Monthly Archives: September 2011

Webster-Stratton Parenting Course, Part 2

Things I managed to find out about what happened after I left last week:

The group were given handouts – an information sheet on the benefits of play, a sheet of 'refrigerator notes' giving tips on how to play with your child (follow your child's lead, pace at your child's level, praise and encourage your child's ideas, etc.), a questionnaire about our current parenting situation, and the homework for the week (which was meant to be not just playing with our children every day, but also recording this on the Record Sheet and reading the handouts and Chapter One from the Incredible Years book).  They weren't, alas, given the Incredible Years book, which rather scuppered that last.

They watched three of the promised six vignettes, which turned out to be DVDs of different parenting scenarios.

They spent half an hour trying to figure out how to open the DVD section on the centre's TV, before realising someone had taped it shut.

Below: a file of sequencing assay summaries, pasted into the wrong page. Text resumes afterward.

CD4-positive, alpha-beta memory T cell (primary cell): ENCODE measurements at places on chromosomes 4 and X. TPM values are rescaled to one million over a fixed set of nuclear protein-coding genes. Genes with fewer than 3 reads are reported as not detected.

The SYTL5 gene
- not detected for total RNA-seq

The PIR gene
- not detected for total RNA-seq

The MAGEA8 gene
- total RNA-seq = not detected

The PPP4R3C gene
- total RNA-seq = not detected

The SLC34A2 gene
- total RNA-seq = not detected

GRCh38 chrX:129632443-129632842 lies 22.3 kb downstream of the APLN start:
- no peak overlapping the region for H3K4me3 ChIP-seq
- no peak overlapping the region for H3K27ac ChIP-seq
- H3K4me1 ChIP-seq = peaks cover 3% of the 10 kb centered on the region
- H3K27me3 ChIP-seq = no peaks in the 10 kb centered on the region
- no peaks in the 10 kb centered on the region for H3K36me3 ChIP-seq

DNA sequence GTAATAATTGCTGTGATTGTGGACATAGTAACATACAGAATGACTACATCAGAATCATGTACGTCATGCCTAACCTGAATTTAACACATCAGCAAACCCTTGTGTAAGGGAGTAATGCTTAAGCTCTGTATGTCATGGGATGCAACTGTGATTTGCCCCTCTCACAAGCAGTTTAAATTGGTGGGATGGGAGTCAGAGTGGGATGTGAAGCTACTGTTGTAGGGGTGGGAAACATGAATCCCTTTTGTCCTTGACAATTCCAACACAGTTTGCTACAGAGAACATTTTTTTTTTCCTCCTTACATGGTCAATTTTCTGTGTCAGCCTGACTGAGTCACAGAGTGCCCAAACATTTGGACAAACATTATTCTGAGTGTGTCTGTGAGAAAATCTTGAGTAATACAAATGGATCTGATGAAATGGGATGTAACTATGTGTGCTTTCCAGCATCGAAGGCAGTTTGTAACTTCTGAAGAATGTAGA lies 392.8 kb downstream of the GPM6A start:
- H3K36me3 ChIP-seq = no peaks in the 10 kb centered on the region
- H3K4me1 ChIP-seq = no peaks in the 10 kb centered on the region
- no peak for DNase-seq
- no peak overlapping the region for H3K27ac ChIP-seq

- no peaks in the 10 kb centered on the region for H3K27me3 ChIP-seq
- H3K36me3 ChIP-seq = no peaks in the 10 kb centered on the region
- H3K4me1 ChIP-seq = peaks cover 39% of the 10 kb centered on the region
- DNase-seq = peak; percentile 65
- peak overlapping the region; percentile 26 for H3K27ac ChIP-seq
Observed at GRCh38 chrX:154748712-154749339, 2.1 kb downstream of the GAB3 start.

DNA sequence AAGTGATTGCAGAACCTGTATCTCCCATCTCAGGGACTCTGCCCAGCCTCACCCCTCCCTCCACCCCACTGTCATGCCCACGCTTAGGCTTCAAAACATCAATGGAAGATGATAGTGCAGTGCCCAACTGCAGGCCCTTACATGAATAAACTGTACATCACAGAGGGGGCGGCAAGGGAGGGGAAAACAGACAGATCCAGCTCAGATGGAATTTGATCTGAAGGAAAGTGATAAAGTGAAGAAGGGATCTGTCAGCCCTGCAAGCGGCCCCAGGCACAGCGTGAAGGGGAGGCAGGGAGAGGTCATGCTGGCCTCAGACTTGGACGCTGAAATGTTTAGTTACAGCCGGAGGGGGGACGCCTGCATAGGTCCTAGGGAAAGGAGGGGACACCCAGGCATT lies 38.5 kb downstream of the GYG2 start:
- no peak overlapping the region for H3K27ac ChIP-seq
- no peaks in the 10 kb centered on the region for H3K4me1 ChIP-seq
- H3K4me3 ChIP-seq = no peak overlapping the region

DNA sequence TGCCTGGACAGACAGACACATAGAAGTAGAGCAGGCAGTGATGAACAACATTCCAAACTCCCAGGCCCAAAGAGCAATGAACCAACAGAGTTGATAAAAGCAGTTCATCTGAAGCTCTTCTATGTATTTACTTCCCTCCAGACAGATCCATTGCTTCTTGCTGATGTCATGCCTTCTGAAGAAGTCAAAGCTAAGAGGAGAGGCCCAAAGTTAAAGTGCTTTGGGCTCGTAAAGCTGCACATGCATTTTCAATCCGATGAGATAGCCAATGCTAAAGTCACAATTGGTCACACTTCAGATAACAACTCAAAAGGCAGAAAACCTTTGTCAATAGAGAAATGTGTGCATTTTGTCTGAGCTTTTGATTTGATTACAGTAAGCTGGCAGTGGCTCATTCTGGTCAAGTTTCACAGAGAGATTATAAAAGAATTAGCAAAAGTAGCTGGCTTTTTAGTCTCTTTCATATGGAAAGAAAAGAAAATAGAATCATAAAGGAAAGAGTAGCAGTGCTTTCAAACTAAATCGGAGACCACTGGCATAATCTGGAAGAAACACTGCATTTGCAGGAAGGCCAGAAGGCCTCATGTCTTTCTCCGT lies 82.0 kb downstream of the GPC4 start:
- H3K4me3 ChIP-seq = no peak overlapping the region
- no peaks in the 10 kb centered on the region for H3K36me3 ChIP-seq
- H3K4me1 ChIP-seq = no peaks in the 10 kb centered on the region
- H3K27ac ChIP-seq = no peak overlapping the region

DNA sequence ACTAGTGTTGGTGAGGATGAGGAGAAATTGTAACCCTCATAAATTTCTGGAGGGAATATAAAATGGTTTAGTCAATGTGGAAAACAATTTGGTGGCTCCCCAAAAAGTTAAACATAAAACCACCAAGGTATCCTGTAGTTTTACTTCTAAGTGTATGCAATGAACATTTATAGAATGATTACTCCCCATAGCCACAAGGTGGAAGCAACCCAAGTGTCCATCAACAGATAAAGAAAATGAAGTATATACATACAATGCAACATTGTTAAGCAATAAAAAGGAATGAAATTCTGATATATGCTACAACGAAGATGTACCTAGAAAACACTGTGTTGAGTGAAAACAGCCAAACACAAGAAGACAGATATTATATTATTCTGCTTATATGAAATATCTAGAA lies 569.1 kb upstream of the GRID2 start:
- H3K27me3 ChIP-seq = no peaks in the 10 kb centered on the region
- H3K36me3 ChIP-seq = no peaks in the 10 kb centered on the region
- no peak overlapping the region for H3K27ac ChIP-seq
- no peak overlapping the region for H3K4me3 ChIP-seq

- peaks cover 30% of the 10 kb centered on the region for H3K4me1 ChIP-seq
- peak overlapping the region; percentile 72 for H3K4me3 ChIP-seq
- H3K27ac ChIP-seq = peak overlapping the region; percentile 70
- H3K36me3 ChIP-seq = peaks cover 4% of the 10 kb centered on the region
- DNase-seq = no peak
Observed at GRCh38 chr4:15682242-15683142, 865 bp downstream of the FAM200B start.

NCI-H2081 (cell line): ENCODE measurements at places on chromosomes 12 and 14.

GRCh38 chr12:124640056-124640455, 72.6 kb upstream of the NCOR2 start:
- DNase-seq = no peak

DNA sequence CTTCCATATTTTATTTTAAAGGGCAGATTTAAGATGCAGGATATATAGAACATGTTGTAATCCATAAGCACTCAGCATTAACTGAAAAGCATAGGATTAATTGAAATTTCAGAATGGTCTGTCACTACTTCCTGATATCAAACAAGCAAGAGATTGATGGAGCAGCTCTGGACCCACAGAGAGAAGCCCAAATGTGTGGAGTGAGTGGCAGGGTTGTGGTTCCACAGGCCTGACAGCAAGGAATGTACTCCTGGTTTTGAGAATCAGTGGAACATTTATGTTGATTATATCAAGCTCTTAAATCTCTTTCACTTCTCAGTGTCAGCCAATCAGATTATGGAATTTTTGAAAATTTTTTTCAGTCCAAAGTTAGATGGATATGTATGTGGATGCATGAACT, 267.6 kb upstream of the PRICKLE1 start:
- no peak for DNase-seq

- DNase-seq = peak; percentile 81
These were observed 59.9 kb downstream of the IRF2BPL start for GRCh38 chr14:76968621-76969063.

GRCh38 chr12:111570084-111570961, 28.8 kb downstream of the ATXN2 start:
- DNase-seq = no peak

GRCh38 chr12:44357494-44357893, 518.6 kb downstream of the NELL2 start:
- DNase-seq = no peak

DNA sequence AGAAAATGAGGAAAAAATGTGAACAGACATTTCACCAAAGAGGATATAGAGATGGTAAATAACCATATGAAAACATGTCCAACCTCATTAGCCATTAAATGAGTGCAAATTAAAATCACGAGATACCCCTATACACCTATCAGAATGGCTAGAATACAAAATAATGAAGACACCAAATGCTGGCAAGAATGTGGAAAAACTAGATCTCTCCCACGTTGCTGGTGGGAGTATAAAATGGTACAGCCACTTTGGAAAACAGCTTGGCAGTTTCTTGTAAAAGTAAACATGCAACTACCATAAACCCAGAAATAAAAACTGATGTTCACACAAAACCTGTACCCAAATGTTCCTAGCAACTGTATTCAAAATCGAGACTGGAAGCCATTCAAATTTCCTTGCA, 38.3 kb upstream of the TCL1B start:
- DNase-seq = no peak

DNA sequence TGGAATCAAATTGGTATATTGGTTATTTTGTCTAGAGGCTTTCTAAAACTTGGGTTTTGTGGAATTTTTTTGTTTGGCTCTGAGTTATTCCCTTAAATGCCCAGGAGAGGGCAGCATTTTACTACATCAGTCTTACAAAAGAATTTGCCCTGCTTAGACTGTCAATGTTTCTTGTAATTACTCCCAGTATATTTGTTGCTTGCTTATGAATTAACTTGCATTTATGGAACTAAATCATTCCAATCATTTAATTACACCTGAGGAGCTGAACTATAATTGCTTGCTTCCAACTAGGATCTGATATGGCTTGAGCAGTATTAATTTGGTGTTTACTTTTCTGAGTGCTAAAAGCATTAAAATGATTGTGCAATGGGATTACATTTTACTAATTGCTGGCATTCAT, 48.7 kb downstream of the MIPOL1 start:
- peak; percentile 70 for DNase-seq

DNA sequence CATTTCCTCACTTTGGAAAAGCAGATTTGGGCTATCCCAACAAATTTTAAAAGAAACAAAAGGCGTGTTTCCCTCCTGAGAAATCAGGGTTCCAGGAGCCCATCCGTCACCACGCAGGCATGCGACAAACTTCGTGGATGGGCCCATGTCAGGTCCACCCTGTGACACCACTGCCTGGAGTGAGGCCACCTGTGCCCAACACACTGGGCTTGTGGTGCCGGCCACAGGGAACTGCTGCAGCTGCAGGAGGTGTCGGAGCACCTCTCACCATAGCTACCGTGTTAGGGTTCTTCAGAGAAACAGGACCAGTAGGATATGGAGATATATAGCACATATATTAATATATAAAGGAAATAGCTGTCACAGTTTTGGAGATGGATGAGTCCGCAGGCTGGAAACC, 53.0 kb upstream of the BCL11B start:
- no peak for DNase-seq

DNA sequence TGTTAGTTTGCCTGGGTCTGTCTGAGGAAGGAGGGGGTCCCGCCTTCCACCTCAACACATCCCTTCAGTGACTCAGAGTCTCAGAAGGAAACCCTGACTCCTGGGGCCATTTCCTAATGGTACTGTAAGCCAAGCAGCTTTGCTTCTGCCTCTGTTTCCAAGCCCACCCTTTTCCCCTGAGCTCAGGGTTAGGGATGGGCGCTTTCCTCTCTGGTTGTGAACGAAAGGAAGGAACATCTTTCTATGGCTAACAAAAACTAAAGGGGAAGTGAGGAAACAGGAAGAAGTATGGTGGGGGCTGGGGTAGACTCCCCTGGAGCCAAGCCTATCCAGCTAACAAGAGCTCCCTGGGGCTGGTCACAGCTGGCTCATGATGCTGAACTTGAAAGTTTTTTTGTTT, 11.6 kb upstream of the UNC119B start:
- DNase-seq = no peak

That's about it.  The group leader had to go to a meeting, so we had a different group leader for this session, so she couldn't fill me in on all that much.  Oh, and we have a fifth group member (make that a sixth group member – I thought the other staff member who was there was there as a deputy leader, but in fact I think she's actually there under her parent hat, so to speak).

This week was the second on three planned sessions about play.  We discussed ways in which play helps our children to learn, and watched the DVD vignettes that the group didn't watch last week (on not rushing children during play and not being too directive) and then some more for this week, on giving children attention. Then we did a role-play in which the mother (me) was meant to be focusing on giving attention only to the well-behaved child (another group member) while ignoring the child who was misbehaving (a third group member).  The idea, apparently, was to get us thinking about how it felt to be the child who was being ignored.  I don't know that this was hugely useful (except to the mother playing the role of the misbehaving child, who said she found it delightfully therapeutic to get to be the naughty one for once), but it did feel quite restful to be dealing with a 'child' whose idea of misbehaving was to bang some toys together rather than to launch full tilt with flying fists into the other child, screaming "NOOOOOO!  YOU ARE BEING VERY SILLY!  NOW YOU ARE NEVER ALLOWED TO PLAY WITH THE BLOCKS AGAIN!"